It’s been awhile, Les. A whole two weeks. I’m sorry about that. Plenty has happened, plenty has been on my mind, and sometimes my INFP self just doesn’t feel like sharing. Part of that’s due to dating someone recently. Attraction doesn’t come easily to me, and I struggle to let myself relax and enjoy it without second guessing/fighting everything. But also, and probably more importantly, I’m wondering what I’m doing with my life postgraduation. I’ve got an abundance of time and don’t know where to direct myself these days. After years of intense drive and ambition, I’ve been coming to terms with the fact that I may not be cut out for the kind of work I was preparing for. No one else has led me to believe this—just serious, honest personal reflections on my own sensitivities. Recognizing that I’m being opaque tonight, I’ll write more about career stuff in the future.
On a way brighter note, guess what?! My sister Elizabeth and I took a spontaneous (idea hatched 3 weeks ago) trip to Yosemite last week. She picked me up from work Wednesday night and we hit the road, stopping at the first rest stop in California that night after making our way through a blizzard just south of Ashland, then continuing on to the park the next morning. Because we had only two nights in the park (a mere 47 hours!), we made it our mission to get up early both mornings. By 5:40 we were up, by 7 we were on a trail.
-On Thursday night, we noticed a rainbow halo around the moon! I’d noticed a similar ring once or twice before, but not rainbow! EarthSky explains what causes these halos.
-WE SAW A BOBCAT. While walking back from Mirror Lake and briefly checking out the backpacker’s campground, a bobcat nonchalantly walked over the ridge towards us before continuing onward. I really have no words to express my level of excitement, but I can tell you that about 10 minutes later when we were on a bridge admiring the blinding sunlit water and Half Dome, I lay down in the road and kicked my feet in the air I was so happy. -We hiked Yosemite Falls trail and FOLLOWED COUGAR TRACKS for a mile. No, they didn’t seem ultra fresh. Yes, we wondered how safe we were and took a video for our family & friends just in case we didn’t survive the hike. Yes, I was stoked. Yes, I spent considerable time on the 12+ drive home google searching tracks to see if we were correct about the cougar diagnosis. On the way down, I hugged an incense-cedar that had been scratched.
-I hiked that 2700 elevation change/3.5 mile icy trail in running shoes with no traction. Hands-down one of the most foolish decisions of my life—a decision I made rather reluctantly but eagerly (contradictory feelings, I know) because I wanted to be springy on the trail and my beautiful, reliable Danner boots are heavy trail monsters. When the trail became icy just below the upper falls (which started out as water then turned into snow/ice at the bottom!), I realized that I was an idiot—and that Elizabeth was not wearing running shoes like me, but rather trail shoes. With traction. I scoured my bag for anything I could add to my shoes (considered my work lanyard and even Apple headphones) but came up empty-handed. I cursed my poor decision-making and fretted about maybe needing to turn around. Fortunately, that first stairwell was the worst of it. We continued to the top although I avoided going anywhere close to the edge or down the rock steps to the creek. With the help of a stick, I made it down the mountain, falling only 8 times on my butt. Nearly everyone we encountered around the top had hiking boots &/or traction devices such as Yaktrax. I stoically clutched my stick and attempted to stand upright by the side of the trail as they passed. I was determined to let nobody (besides my sister) see me fall and mostly succeeded.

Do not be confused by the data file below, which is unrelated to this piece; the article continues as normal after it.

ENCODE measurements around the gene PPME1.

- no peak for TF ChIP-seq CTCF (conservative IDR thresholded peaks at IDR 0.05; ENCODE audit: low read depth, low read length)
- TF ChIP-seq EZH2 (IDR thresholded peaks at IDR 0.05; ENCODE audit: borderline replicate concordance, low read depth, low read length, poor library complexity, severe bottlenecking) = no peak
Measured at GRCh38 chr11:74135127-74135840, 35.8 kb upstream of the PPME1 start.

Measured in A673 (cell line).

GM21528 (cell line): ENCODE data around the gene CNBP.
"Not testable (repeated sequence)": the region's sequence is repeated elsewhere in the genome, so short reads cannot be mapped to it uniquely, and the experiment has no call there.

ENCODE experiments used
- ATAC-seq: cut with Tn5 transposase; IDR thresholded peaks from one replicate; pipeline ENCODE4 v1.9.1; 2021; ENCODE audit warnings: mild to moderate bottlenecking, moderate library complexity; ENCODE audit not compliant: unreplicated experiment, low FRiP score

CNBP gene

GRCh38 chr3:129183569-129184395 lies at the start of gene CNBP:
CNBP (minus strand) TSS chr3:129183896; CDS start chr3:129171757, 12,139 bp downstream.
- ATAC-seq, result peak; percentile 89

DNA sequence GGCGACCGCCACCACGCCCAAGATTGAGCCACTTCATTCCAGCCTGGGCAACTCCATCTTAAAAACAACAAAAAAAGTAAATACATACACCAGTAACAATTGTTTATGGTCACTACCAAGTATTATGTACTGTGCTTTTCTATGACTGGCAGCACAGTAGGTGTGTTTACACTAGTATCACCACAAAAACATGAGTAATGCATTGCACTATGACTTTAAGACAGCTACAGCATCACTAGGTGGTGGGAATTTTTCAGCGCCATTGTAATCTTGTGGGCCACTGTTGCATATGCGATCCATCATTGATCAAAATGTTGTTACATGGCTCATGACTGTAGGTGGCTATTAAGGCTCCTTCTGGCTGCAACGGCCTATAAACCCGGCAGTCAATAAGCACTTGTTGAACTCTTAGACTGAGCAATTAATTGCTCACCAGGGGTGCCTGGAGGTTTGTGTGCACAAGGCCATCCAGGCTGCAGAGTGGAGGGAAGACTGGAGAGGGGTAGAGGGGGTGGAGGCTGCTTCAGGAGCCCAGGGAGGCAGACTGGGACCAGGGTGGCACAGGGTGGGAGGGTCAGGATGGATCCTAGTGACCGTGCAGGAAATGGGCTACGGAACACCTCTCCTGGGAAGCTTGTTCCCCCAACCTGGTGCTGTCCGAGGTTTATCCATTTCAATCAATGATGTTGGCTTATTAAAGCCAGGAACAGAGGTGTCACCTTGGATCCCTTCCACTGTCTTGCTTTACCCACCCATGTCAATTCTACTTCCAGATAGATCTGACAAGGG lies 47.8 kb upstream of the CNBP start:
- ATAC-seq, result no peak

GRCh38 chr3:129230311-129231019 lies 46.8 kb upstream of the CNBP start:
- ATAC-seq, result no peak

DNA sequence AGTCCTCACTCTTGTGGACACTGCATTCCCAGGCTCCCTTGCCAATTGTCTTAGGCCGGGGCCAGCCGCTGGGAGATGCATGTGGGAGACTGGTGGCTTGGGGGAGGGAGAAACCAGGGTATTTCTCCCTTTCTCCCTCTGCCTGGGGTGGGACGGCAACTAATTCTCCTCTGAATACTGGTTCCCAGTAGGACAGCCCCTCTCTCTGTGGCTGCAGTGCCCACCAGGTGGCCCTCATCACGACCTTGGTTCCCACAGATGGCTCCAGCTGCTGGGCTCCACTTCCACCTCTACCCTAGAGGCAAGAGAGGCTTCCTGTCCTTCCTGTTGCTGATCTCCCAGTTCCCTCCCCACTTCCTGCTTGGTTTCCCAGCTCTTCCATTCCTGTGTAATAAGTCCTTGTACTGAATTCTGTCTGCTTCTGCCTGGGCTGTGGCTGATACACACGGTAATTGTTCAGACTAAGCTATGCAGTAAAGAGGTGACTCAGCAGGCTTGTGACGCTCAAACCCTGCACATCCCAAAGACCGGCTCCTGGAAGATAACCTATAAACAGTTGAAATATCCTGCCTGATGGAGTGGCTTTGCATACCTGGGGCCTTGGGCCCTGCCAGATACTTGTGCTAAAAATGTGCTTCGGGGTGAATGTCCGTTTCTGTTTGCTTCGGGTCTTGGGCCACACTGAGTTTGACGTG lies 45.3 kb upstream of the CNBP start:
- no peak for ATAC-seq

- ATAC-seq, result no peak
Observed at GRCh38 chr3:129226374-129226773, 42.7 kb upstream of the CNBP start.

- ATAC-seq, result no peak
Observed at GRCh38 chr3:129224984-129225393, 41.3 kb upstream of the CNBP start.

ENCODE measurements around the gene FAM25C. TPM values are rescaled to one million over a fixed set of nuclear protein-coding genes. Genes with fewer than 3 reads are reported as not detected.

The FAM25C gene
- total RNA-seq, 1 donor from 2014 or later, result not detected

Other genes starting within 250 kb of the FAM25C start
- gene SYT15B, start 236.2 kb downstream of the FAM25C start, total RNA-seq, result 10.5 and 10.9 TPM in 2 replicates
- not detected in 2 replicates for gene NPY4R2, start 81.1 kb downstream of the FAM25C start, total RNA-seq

I’ll never knowingly begin a comparable hike in such poor footwear again but that was also the best hike of my life. Upper Yosemite Falls. Check out that footwear. I was worrying much of the time about the hike down—the descent would be undoubtedly more challenging. It was. I fell several times, and caught myself dozens more, sometimes spinning around my staked stick, but laughter was always present.
What else is there to say tonight, Les? I’m confused about a lot of things, but that’s okay. I just feel so darn grateful to love—that unseen cougar, that bobcat, my partner-in-crime sister, the outdoors, my family, my friends, former classmates and coworkers, the seasons, and more—and be loved, and to be alive. This weekend I was actively excited to live. And the thing is, as amazing as this weekend was, I realized that my life has been so rich and full I cannot quickly pick out other top weekends because I regularly appreciate the moment. I generally don’t catalog experiences, but I’ve been blessed with many wonderful opportunities and experiences. I am lucky, Les.